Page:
Why does the northwestern U.S. have so few people?

Futurist

Ad Honoris
May 2014
14,253
SoCal
#31
Futurist, only Washington & Oregon are in the "Pacific Northwest "

Dakota's and Nebraska are never considered "Northwest", they are "Great Plains"

Montana, Wyoming & Colorado aren't Northwest either, they are Rocky Mountains
I used a simplistic definition of Northwest here. If one tries to evenly partition the territory of the U.S. into four parts (four squares of equal size, excluding Alaska and Hawaii), my characterization here would make more sense.
 

Futurist

Ad Honoris
May 2014
14,253
SoCal
#32
Sounds correct to me. The Northwest was really settled last and didn’t become big deals until the east-west railroad made it to Sacramento in California. Getting to Oregon took real effort and determination. As for the “interior states”, there’s no mystery for me that farm/ranching states are sparsely populated because, well, farms take up a lot of room and are very low in density - sort of obvious.

Yet the farm states are extremely productive in terms of food production per acre. Incidentally, some of these states have vast national parks in them which reflects partially their conditions of settlement and the fact that those states do not control the national parklands within its own borders. Unlike those states, Texas, for example, owns all of its own public lands which makes it unique among states. Texas was “poor in cash” but “rich in land” which is how they were able to pay for that magnificent state Capitol in Austin.
Yes, there are a lot of farms in the interior states, but there's still plenty of room for cities to be built there. However, the cities that are there generally aren't that populous--especially when one also factors in the surrounding suburbs and compares these metro populations to, say, Atlanta's or Dallas's or Houston's or Phoenix's.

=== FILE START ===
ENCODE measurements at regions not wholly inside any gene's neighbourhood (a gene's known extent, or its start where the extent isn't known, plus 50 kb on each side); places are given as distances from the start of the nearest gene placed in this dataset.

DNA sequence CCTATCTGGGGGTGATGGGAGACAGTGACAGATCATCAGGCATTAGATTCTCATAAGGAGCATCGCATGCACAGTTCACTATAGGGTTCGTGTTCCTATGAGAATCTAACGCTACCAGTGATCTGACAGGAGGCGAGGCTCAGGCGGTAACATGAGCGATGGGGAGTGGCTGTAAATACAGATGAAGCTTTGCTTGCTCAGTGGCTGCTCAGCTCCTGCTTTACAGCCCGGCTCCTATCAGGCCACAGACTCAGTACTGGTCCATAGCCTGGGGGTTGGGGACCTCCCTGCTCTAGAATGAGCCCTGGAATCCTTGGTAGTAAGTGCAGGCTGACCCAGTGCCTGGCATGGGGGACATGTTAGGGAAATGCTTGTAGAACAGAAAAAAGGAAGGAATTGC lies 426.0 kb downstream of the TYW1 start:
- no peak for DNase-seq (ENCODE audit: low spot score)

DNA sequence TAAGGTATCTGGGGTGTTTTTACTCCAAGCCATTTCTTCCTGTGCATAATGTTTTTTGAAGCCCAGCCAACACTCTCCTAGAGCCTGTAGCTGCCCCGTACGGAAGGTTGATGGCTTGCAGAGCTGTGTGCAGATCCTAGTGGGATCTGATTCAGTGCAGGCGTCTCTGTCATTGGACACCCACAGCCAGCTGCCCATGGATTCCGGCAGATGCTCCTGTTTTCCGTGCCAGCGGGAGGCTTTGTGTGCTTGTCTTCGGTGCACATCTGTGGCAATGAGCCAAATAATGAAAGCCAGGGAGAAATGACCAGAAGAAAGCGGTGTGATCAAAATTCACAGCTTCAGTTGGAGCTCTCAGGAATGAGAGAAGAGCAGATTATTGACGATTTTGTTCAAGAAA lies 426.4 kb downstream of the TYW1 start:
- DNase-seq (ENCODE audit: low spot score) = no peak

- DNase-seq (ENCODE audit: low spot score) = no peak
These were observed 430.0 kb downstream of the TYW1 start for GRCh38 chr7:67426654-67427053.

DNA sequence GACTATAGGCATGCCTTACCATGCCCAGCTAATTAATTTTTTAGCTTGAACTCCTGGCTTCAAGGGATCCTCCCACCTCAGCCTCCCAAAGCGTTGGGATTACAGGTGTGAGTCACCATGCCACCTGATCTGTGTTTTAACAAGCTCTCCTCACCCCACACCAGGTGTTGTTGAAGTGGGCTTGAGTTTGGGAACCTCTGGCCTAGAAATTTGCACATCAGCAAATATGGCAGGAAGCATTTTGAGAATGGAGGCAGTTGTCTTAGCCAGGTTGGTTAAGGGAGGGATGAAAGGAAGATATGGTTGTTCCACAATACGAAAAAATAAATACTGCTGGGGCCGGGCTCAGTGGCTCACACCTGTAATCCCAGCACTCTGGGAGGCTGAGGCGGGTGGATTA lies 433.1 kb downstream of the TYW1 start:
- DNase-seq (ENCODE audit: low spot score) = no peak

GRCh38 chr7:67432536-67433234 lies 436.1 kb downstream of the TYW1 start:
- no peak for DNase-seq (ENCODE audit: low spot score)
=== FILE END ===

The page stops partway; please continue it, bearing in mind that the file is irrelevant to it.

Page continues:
Aug 2014
60
U.S.
#33
Cold winters, lack of water, little to attract people to move there in terms of natural resources. The southwest has similar issues but at least they have warmer weather. Some of the population growth in the southwest has been immigration from Mexico which had no need to go as far north as Montana.
Lack of water? You've clearly never visited this area. We Seattleites tend to have more moss than grass in our lawns because moss grows well under a constant cloud cover with frequent rain.
 
Likes: Futurist
Aug 2011
92
The Castle Anthrax
#34
Futurist, only Washington & Oregon are in the "Pacific Northwest "

Dakota's and Nebraska are never considered "Northwest", they are "Great Plains"

Montana, Wyoming & Colorado aren't Northwest either, they are Rocky Mountains
The US Northwest is essentially the Oregon Territory:
oregon.gif
That would make all of Oregon, Washington, Idaho, western Montana, and yes, part of Wyoming "The Northwest". This is not only a geographic delineation. Below is a map of US linguistic (dialect) regions:
pbox.gif

Lack of water? You've clearly never visited this area. We Seattleites tend to have more moss than grass in our lawns because moss grows well under a constant cloud cover with frequent rain.
The Northwest is largely a windswept desert. There is a narrow strip of green west of the Cascades, but that is no way representative of the Northwest as a whole.
2Fprecip_big.gif
Lastly, the US population is shifting west in general. The PNW is rapidly growing.
census_map.png
These Are the Fastest-Growing Cities in the U.S. Right Now
 
Aug 2018
155
Southern Indiana
#35
One thing I noticed when I traveled through that area were the rocks. I think a lot of settlers moved onto the Midwest where it was flatter and he soil was better for farming.
 

Chlodio

Ad Honorem
Aug 2016
3,484
Dispargum
#36
Lack of water? You've clearly never visited this area. We Seattleites tend to have more moss than grass in our lawns because moss grows well under a constant cloud cover with frequent rain.
Seatle is not in the least bit representative of what Futurist calls 'the Northwest.'
 

Willempie

Ad Honorem
Jul 2015
4,618
Netherlands
#37
Lack of water? You've clearly never visited this area. We Seattleites tend to have more moss than grass in our lawns because moss grows well under a constant cloud cover with frequent rain.
Don't forget the snow. In Duvall (near Redmond WA) they have more outages in one winter (due to snow breaking off branches) then I have had in lifetime. Apart from the snow and mountains, it very much reminded me of home. Lots of grass, cows and water.

That being said a city like Yakima to me was like visiting one of those old western towns. All dust. And unreachable in winter, due to the passes being snowed over.